Learning from doing informs the mental, emotional and actions of the learner. It is therefore crucial that the structured activities used to influence the entrepreneurial mindset stimulate students cognitively, emotionally, and compel them to engage in actual behaviors. These elements can be delivered through actual entrepreneurial activities, or through activities that can be represented in the student’s mind as being entrepreneurial.
Education that influences an entrepreneurial mindset is best achieved through actual performance of tasks relevant to the learning objectives (Specht & Sandlin, 1991) within a theory base or conceptual framework. This model has been a standard in the field of medicine for hundreds of years. Students of medicine are expected to learn through the “practice” of medicine and this “practice” usually includes a “clinical setting” as part of the overall curricula. It also follows that learning entrepreneurship may be best accomplished through undertaking entrepreneurial activities in a similarly realistic environment.
Crosby (1995) indicated that the assumptions underlying experiential education are more reliable than those underlying traditional theories of education. This means “that students educated according to these assumptions are better prepared to deal with the world than are students educated according to traditional epistemologies”.
At the foundation of this type of learning is a shift in the way students interact with their environment. Simply interacting with the environment is not enough to gain the higher-level thinking skills as suggested by researchers (Balan & Metcalfe, 2012; Bloom, 1956; Karthwohl & Anderson, 2002). Joplin (1995) states that the learning process must include reflection (Hubbs & Brand, 2010) and then went on to provide a five-step model for how this interaction may be structured for maximum effect (Dernova, 2015; Kolb & Kolb, 2005; Robinson & Malach, 2004).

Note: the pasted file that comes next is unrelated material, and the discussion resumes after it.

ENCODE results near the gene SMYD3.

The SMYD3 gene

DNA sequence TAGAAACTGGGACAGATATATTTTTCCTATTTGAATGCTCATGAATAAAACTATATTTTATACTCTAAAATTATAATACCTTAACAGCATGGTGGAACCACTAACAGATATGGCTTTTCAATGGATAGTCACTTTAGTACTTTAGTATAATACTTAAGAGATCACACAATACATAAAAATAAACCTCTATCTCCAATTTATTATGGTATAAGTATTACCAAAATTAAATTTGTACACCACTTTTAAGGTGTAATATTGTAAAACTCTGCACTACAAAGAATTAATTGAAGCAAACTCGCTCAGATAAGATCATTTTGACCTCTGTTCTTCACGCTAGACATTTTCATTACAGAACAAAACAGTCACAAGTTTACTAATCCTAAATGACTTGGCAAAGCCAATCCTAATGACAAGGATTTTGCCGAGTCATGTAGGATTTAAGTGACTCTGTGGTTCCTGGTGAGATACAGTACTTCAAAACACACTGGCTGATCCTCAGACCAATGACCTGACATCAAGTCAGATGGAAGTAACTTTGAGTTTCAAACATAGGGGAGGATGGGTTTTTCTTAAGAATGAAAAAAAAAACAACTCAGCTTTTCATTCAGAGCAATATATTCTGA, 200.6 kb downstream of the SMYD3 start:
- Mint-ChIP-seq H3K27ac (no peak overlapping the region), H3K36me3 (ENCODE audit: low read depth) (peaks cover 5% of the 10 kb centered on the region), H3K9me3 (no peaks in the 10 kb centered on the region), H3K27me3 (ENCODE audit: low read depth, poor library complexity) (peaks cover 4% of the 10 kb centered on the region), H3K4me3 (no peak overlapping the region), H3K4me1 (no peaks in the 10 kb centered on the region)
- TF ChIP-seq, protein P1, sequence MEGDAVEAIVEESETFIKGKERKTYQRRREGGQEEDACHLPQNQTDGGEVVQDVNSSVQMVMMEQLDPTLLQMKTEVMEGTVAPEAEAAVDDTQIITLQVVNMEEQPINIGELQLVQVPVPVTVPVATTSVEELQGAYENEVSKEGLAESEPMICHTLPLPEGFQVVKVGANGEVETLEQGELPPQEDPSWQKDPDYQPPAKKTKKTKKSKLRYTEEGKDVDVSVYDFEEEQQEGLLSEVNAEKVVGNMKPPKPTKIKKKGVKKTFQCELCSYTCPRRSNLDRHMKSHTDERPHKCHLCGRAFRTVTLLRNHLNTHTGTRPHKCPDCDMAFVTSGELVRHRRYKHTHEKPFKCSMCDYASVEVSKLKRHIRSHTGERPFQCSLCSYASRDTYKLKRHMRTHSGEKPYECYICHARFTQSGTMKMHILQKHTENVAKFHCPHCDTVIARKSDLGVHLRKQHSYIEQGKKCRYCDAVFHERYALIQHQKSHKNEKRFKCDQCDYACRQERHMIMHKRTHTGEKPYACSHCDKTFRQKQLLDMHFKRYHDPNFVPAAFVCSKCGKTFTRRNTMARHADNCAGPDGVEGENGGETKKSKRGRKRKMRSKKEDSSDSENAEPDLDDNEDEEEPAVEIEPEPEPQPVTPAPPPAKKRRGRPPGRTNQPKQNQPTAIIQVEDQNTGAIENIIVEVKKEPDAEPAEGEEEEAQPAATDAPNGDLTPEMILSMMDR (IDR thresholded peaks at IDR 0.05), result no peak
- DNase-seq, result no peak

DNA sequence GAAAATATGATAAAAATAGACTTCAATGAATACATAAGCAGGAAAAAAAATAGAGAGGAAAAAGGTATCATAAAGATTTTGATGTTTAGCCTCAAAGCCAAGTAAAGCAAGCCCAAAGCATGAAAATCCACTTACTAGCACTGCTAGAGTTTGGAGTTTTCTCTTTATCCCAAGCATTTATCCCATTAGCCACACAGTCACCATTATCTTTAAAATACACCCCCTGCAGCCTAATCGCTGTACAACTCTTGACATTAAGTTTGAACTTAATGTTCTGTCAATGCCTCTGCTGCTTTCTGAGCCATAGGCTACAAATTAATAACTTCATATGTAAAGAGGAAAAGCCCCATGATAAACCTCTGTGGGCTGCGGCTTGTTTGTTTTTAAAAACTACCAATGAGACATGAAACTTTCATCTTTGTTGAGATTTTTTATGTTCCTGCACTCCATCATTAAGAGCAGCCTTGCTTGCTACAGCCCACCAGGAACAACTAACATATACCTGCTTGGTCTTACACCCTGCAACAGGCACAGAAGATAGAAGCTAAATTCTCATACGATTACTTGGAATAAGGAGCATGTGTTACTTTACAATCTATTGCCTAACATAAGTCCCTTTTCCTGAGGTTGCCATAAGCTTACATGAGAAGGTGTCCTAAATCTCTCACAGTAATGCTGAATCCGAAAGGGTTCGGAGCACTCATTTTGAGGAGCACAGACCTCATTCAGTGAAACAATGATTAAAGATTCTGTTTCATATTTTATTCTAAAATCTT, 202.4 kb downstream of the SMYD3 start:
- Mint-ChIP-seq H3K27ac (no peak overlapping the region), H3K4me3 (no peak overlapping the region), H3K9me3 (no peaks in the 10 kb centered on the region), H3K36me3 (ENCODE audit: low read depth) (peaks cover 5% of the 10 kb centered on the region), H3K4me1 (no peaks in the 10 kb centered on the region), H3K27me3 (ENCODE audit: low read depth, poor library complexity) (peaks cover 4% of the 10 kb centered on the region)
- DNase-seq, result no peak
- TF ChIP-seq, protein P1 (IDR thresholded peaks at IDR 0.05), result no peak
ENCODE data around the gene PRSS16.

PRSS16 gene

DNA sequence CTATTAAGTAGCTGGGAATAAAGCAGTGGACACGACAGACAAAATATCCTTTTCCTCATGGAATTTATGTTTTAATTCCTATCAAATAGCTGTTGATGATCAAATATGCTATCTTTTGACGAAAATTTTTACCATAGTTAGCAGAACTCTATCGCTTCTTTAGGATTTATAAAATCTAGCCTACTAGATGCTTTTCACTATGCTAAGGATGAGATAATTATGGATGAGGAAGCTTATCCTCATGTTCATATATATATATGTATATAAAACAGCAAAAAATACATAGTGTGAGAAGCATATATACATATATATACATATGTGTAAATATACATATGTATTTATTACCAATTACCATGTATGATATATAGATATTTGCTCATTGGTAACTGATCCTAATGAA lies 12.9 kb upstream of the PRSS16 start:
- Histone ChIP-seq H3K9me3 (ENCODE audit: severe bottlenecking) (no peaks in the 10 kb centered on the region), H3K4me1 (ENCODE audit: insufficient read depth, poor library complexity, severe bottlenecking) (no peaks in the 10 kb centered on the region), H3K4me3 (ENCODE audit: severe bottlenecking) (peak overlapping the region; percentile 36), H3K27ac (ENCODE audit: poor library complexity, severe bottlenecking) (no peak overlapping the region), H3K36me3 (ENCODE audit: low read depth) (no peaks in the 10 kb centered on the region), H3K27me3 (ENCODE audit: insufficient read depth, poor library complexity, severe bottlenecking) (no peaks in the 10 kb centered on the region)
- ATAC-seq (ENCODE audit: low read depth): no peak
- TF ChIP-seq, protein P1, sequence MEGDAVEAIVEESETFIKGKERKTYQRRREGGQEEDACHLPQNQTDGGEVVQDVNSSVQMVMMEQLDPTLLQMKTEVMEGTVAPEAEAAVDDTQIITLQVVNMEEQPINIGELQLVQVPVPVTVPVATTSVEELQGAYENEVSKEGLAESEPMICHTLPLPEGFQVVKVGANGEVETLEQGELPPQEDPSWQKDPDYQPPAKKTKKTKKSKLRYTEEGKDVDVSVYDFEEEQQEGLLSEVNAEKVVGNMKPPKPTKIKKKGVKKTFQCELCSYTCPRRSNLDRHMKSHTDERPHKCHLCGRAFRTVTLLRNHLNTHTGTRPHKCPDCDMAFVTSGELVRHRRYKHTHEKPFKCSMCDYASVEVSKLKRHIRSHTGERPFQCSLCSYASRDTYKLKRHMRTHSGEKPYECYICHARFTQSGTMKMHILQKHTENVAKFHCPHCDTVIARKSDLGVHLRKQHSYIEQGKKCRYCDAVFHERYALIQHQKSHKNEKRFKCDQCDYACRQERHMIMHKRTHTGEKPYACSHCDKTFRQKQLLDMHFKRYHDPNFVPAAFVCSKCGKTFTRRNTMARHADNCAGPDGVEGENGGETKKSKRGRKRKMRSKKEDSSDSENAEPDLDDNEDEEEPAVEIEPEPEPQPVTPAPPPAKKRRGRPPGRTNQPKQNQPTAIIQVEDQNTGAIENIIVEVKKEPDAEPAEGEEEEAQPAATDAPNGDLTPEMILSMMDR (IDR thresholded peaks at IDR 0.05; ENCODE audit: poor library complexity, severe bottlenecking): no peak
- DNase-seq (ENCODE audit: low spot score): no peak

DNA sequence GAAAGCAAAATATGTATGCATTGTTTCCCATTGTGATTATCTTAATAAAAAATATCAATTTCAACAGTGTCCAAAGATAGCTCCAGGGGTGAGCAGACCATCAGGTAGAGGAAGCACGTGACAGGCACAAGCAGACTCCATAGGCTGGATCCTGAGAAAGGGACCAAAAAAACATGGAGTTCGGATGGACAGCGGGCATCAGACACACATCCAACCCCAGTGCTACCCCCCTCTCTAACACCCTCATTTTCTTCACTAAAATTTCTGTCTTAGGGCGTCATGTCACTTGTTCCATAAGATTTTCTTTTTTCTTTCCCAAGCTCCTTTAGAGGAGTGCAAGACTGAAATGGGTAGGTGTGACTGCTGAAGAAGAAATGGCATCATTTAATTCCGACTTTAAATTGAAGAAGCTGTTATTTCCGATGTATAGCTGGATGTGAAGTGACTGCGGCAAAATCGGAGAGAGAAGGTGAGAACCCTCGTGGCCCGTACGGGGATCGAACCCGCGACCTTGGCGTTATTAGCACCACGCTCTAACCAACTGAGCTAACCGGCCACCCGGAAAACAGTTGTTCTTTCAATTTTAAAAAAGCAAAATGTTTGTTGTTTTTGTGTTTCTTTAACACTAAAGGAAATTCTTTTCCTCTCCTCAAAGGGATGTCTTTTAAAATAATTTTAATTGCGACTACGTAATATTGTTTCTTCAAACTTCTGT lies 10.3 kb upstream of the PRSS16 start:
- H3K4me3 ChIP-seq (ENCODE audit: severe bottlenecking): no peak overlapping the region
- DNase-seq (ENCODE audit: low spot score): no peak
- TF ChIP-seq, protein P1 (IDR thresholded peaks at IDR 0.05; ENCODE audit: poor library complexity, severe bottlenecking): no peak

Empirical Links: Entrepreneurial Mindset and Engaged Learning
While past research has identified the elements of the entrepreneurial mindset as embodied in attitude theory and the Entrepreneurial Attitude Orientation, there has been research linking engaged entrepreneurial education to changes in mindset. Rasheed & Rasheed (2003) found empirical evidence using a pre-test, post-test experimental design for a positive shift in the entrepreneurial attitudes of inner-city youth participating in a business education program focusing on entrepreneurship.
More substantial work has linked entrepreneurship education to entrepreneurial mindset. Tam (Tam, 2009; Tam et al., 2009) and others (Harris et al., 2007; Rasheed & Rasheed, 2003; Souitaris et al., 2007) provide empirical evidence that education affects entrepreneurial characteristics and particularly the entrepreneurial attitudes of students, on top of imparting the skills and knowledge embodied in a curriculum. Tam’s research went on to demonstrate that:
“Students became more entrepreneurial through the confidence gained from the real-world relevant content material and the application focus of the curriculum. The mix of having: (a) practice-oriented instructors capable of blending practice with theory, (b) frequent exposure to reputable practitioner guest- speakers with expertise in topical areas, (c) learn by doing through hands-on projects in collaborative teams are contributory factors.”
This provides empirical evidence for the theoretical link between engaged learning and the entrepreneurial mindset. Based on this research we can conclude that in terms of entrepreneurship, yes, these attributes can be taught, or at least influenced.